I still use title attribute on links. Whilst it is debatable if (and how much) they help SEO, I found them useful from the usability point of view as they show toolbar text when hovering over the link.

MrFewkes



 
Msg#: 4193570 posted 7:37 pm on Sep 5, 2010 (gmt 0)

Thanks - im going to have to crawl a few sites and see who's using what. Noone around me in the serps im working on at the moment uses anything but the meta title.

So what tag does goof get its SERP title from if one discards the meta title?

aakk9999

WebmasterWorld Administrator 5+ Year Member



 
Msg#: 4193570 posted 7:42 pm on Sep 5, 2010 (gmt 0)

It get is from <title> element tag, not from <meta name="title"...>

Or perhaps you are still mixing up the terminology?

MrFewkes



 
Msg#: 4193570 posted 8:04 pm on Sep 5, 2010 (gmt 0)

aakk9999 - Im not mixing up - my sites currently only have the meta title - and thats where google gets its title from in the serp.

So if I dump my meta title - I am asking where will goof get the text from to use in its serp.

aakk9999

WebmasterWorld Administrator 5+ Year Member



 
Msg#: 4193570 posted 9:34 pm on Sep 5, 2010 (gmt 0)

Use <title> element instead.

So if you currently have:
<meta name="title" content="My important page title">

remove the above and replace with:
<title>My important page title</title>

MrFewkes: Noone around me in the serps im working on at the moment uses anything but the meta title.

And another observation - I am not saying the above is not true, but I find it very odd. This is why I thought you are mixing the terminology, my apology.

[edited by: tedster at 10:57 pm (utc) on Sep 5, 2010]
[edit reason] edited for clarity - by member's request [/edit]

MrFewkes



 
Msg#: 4193570 posted 9:56 pm on Sep 5, 2010 (gmt 0)

I am confused - but not in the way I thought I wasnt! LOL

OK - aakk9999 - ignore me - I have the <title></title> already - so does everyone around me in the serps. Of course we do.

My mistake - I was thinking that people were meaning a <title></title> should go/can be used in the <body> of the document.

We are of course talking about the <head> section for that, and the <body> for the others.

Thanks for clarifying though - i would probably have put <title></title> in the body - of course noone around me in the serps has that!

Thanks again for clarifying.

tedster

WebmasterWorld Senior Member tedster us a WebmasterWorld Top Contributor of All Time 10+ Year Member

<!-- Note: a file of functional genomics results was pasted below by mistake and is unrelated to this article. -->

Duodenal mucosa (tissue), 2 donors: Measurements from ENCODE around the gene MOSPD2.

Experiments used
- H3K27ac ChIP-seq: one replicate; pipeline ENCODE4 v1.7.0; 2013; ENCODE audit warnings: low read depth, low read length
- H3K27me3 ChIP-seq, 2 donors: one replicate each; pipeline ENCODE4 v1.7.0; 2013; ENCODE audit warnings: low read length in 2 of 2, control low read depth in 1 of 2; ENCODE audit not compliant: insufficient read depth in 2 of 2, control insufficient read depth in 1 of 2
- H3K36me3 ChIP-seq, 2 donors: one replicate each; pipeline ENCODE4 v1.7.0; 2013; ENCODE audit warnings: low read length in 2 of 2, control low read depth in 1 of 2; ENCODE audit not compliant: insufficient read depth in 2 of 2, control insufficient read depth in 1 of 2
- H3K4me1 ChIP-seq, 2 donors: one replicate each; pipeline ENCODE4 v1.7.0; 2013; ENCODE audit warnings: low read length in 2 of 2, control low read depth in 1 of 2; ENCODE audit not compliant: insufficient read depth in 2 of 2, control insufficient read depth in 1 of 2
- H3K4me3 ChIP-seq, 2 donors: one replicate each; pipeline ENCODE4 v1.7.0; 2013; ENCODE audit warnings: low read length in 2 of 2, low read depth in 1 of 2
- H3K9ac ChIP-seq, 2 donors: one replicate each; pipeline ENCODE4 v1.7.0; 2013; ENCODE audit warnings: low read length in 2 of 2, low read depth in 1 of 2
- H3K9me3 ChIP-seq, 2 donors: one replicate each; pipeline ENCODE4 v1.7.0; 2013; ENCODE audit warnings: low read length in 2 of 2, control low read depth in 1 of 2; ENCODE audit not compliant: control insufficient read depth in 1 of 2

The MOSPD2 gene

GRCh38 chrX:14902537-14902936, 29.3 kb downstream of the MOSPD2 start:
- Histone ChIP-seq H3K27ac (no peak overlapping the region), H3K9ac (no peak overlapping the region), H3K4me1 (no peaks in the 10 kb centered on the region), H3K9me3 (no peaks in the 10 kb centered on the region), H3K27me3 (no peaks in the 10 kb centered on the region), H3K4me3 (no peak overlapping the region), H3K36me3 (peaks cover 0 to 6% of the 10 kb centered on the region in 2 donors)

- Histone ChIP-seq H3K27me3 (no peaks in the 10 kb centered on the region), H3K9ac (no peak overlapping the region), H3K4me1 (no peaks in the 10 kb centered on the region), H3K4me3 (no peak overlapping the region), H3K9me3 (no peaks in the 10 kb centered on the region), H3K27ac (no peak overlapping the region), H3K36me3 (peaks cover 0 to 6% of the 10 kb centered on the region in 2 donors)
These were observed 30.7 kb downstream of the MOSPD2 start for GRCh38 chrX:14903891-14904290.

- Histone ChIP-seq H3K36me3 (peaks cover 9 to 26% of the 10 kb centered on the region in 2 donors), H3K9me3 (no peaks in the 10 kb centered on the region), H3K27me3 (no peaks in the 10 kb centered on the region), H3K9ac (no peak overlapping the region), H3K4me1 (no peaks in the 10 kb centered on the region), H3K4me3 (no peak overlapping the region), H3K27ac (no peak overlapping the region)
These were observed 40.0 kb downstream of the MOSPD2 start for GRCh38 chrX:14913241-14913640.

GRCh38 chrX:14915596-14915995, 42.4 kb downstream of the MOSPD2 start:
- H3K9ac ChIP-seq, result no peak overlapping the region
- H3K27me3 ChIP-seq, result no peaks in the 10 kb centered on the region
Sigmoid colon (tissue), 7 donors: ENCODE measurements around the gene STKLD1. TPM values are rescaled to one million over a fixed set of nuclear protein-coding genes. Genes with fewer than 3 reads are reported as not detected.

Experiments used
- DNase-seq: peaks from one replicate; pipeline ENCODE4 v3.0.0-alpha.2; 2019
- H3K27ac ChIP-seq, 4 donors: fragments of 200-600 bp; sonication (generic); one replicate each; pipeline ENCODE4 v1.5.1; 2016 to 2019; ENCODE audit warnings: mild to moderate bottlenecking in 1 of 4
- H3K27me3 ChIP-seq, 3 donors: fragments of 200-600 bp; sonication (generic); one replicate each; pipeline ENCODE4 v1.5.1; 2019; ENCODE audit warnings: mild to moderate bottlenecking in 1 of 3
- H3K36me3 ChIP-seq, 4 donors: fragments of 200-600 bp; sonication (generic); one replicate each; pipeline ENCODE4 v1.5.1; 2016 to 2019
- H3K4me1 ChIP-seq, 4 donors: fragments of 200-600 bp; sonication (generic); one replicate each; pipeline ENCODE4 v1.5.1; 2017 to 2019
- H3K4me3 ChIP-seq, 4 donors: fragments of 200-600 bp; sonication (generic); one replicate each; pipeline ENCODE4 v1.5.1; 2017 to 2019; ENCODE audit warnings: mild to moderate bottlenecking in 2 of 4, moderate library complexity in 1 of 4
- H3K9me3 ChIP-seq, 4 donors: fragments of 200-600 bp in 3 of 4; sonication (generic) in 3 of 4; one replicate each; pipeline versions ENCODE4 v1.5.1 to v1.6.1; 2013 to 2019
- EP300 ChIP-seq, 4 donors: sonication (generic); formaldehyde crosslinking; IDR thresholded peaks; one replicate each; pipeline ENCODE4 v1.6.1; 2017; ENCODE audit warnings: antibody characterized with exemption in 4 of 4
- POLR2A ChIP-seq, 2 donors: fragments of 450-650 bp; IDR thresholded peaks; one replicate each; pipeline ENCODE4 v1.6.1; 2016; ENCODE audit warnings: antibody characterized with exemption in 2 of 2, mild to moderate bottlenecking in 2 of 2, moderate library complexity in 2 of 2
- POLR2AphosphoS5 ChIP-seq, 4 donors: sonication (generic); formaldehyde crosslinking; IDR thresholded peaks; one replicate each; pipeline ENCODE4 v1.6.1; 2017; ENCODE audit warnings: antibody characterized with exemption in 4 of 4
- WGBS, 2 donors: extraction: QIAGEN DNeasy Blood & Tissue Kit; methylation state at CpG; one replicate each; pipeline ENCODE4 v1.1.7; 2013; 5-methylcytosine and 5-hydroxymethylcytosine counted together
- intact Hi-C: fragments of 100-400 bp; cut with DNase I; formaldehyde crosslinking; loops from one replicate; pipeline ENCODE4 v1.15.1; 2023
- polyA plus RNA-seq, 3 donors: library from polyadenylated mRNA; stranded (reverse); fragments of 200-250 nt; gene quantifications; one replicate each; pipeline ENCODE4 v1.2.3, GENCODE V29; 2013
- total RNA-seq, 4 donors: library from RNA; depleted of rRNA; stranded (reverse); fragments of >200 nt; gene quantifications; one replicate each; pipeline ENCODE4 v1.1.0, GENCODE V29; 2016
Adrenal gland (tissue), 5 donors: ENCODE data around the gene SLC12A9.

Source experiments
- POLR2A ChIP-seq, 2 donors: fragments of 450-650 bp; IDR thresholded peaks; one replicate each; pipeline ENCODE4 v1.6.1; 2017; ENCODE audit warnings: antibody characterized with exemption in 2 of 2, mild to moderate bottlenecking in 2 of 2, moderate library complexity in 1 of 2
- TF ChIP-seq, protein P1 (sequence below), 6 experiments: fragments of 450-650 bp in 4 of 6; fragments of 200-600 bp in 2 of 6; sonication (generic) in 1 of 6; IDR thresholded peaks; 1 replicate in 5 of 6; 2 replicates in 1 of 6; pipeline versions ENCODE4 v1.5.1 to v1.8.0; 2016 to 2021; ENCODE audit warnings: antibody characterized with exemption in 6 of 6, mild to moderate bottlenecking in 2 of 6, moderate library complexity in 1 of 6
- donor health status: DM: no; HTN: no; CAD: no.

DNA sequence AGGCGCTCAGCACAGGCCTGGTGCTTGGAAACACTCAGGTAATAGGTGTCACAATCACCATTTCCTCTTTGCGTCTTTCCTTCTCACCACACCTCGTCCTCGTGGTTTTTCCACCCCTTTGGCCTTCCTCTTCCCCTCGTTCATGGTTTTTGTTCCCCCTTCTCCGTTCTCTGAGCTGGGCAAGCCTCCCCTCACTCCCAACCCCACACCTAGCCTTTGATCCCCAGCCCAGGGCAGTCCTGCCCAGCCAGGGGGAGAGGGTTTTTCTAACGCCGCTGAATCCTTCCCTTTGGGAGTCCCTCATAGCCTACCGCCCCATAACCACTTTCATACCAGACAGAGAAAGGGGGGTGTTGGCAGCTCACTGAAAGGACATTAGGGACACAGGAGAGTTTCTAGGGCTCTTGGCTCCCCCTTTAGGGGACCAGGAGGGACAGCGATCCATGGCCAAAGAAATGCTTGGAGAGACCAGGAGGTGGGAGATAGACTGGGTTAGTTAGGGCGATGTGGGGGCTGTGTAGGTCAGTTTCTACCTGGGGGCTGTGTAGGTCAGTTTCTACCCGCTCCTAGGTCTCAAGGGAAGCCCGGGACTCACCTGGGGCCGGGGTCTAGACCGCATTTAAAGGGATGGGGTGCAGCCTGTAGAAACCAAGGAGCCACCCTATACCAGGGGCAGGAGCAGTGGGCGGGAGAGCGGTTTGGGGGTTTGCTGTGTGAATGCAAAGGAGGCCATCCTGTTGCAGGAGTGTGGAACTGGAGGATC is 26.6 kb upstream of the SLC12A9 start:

Msg#: 4193570 posted 10:31 pm on Sep 5, 2010 (gmt 0)

Glad that's sorted! Everyone, please join the "Campaign for Technical Accuracy" and stop calling the <title> element a meta tag - it will be good for the world.

Whitey

WebmasterWorld Senior Member whitey us a WebmasterWorld Top Contributor of All Time 5+ Year Member



 
Msg#: 4193570 posted 2:03 am on Sep 6, 2010 (gmt 0)

Tedster - i can see your technical patience with some of us is being frayed. Thanks for your eternal tolerance.

Maybe there are enough folks out there that get confused with the semantic / terminology differences between a "tag" and "element".

When folks read this the word "tag" crops up : [w3.org...]

Start tag: required, End tag: required

Attributes defined elsewhere

lang (language information), dir (text direction)
Every HTML document must have a TITLE element in the HEAD section.


I wonder how much of this W3.org section compares with Google's intent on how the element is supposed to be used. The word " context " jumps out at me.

Context means to me that the word doesn't have to be in the title for Google to recognise it. But i think the common belief is that it is better to have the target words there in a low character density situation . ie not too many characters. How important is this overall ? Very , not very , not at all ?

tedster

WebmasterWorld Senior Member tedster us a WebmasterWorld Top Contributor of All Time 10+ Year Member



 
Msg#: 4193570 posted 2:44 am on Sep 6, 2010 (gmt 0)

I agree with steveb's earlier post - the title element is still very important but dialed down a notch.

My thing about technical precision in written posts is this. Without precise language our discussions here are too limited in scope - and the advice people give each other bangs smack into a wall, often too early on for the discussion to be very helpful.